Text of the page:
The Algonquin Indian term for it was "sinzibuckwud" meaning "drawn from wood". The French term was "sirop d'erable". The English, of course, was maple syrup. Maple syrup was made by the Natives in Canada by drawing sap from red, black and sugar maples. They used their tomahawks to carve a V-shape in the tree's trunk, and then poked a reed into the trunk which attached to a bucket made of birch bark. Then the sap had to be boiled in a large clay pot before it turned into syrup.
Image courtesy upload.wikimedia.org.
The Natives in turn showed the early French settlers in Canada how to make the sticky treat. In the 1800's, maple syrup was as common as salt on the average Quebecois' dinner table. Many Quebecois recipes call for maple syrup. Visiting a "cabane a sucre" was a regular occurrence for Quebecois children including one girl who recalled her experience in a book titled "The Sugaring Off Party" (Jonathon London & Gilles Pelletier).
Image courtesy d.g-r.assets.com.
In the northern United States like Vermont and New York, maple syrup was used in the 1800's as a substitute to molasses or cane sugar, both made by the Southern slaves. Abolitionists also used maple syrup to take a stand against slavery.
The clay pots used to boil maple sap were replaced by iron kettles during the time of the pioneers. The American Civil War ushered in the use of tin cups which led to the use of flat sheet metal pans to boil the sap. While the metal pans were a better shape than the kettles, the process remained a slow one. In fact, 20 to 50 litres of sap only produced 1 litre of syrup.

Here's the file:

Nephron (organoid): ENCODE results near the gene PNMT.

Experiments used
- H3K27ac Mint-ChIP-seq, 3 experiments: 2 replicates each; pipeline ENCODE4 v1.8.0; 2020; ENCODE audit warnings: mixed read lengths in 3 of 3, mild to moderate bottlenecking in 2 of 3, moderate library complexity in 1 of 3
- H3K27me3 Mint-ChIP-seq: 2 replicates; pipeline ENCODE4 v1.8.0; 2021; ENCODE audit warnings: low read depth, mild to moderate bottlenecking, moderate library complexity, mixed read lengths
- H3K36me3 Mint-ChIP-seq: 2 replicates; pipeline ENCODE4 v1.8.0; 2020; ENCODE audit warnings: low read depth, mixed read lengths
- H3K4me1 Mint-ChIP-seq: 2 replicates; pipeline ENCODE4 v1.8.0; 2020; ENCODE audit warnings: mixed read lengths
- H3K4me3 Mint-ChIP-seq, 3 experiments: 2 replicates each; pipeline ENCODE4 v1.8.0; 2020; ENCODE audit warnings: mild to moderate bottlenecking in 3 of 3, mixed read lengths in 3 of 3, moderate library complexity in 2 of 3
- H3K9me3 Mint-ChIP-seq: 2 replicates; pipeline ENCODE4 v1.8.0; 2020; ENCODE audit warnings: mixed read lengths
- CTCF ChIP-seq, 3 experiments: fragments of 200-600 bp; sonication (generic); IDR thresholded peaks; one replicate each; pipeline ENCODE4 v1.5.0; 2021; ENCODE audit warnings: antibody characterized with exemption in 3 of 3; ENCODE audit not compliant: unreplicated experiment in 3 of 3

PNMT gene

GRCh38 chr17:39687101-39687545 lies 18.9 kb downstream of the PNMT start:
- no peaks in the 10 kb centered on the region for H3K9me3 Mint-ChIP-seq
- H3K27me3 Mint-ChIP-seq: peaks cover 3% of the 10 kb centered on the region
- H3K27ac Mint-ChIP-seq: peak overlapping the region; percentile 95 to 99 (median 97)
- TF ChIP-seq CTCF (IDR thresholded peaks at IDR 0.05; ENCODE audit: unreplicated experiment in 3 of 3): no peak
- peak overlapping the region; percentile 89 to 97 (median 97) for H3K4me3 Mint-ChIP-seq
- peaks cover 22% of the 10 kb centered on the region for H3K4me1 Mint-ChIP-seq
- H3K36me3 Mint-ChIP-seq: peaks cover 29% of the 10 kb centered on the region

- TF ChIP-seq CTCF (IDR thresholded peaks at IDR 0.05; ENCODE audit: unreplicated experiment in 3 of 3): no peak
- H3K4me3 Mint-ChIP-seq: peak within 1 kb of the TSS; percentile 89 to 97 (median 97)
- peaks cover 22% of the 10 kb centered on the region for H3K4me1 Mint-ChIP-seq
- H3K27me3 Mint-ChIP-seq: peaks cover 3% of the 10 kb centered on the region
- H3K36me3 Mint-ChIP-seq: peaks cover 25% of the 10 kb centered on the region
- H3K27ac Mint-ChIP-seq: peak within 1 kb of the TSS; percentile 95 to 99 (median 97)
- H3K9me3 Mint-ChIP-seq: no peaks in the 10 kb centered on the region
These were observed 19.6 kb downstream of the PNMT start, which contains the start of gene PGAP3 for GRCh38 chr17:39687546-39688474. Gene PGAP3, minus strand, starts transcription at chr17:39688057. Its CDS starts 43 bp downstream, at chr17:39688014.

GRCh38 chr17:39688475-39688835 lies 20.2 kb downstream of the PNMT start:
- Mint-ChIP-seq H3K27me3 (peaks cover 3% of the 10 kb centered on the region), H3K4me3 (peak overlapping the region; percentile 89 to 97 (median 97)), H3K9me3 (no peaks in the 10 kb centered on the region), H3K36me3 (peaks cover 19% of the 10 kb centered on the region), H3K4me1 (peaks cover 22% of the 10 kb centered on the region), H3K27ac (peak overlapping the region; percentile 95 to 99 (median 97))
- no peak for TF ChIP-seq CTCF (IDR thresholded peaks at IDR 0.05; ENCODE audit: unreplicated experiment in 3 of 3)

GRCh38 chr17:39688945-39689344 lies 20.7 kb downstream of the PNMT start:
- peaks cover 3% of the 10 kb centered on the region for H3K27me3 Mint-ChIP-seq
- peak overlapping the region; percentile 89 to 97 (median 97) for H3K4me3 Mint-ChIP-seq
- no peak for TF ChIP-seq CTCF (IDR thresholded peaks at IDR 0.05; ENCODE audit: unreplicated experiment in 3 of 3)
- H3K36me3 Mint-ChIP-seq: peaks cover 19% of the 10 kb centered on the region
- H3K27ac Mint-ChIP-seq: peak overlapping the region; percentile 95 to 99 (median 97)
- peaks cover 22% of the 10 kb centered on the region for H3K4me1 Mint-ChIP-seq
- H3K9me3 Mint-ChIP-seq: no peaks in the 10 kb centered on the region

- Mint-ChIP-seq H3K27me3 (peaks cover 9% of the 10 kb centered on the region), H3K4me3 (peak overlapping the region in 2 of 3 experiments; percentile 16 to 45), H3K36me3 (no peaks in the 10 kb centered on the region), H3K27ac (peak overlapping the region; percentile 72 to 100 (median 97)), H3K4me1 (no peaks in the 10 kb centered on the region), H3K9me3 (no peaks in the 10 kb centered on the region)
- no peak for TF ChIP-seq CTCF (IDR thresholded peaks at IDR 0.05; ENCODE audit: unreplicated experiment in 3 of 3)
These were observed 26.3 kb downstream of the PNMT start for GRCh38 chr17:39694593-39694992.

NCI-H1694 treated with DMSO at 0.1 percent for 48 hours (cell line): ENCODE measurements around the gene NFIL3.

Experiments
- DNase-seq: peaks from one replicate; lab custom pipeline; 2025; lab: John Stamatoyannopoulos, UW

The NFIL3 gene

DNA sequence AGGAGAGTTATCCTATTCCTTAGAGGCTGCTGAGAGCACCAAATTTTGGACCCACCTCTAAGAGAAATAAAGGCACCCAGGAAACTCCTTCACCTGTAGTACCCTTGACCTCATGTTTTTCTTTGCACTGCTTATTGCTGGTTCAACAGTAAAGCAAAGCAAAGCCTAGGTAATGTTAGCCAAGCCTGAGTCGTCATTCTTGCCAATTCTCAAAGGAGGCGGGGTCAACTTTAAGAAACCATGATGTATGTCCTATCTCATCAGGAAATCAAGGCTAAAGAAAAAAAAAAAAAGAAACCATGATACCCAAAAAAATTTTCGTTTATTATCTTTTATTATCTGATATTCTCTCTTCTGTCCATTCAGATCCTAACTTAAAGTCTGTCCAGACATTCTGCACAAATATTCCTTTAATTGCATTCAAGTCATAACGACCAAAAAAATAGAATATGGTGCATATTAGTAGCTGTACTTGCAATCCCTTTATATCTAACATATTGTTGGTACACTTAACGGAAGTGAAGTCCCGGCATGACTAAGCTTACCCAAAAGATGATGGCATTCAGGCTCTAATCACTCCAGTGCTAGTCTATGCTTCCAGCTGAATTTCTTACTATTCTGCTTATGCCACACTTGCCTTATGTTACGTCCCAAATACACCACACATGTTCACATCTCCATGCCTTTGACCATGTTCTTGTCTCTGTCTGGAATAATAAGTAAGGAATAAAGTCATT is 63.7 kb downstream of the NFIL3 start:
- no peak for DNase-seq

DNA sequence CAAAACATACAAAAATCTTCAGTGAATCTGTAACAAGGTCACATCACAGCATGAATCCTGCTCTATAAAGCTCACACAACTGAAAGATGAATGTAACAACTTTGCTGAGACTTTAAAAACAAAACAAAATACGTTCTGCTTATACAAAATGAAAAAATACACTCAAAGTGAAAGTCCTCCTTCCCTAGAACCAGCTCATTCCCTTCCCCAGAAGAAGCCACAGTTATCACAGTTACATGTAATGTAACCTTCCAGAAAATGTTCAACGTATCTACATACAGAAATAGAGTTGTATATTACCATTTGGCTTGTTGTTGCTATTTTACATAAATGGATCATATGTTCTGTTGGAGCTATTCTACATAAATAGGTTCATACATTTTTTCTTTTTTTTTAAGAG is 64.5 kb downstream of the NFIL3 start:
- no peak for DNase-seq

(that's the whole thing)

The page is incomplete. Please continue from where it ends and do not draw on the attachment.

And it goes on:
Image courtesy old-photos.blogspot.com.
The Second World War brought rationing in Europe and even North America. Sugar was in short supply so many turned to maple syrup. Recipe books were written at the time calling for syrup rather than sugar.
Image courtesy thehistorykitchen.com.
In the 1970's, a tubing system was designed whereby the maple sap could run directly from the tree trunk to the evaporator house, thereby eliminating the need to carry buckets back and forth.
Today, Quebec remains the top producer of maple syrup in Canada; in fact, it provides three-quarters of the world's supply. In order to be labelled "maple syrup" the product must contain at least 66% maple syrup. Table syrup, on the other hand, that is available for a lot less money, is not maple syrup by rather corn syrup.
As we head into maple syrup season, think about visiting a sugar bush or a maple syrup festival. Elmira, Ontario boasts the biggest one day maple syrup festival in the world. They serve stacks of pancakes smothered in real maple syrup.
Photo courtesy sugarworks.ca.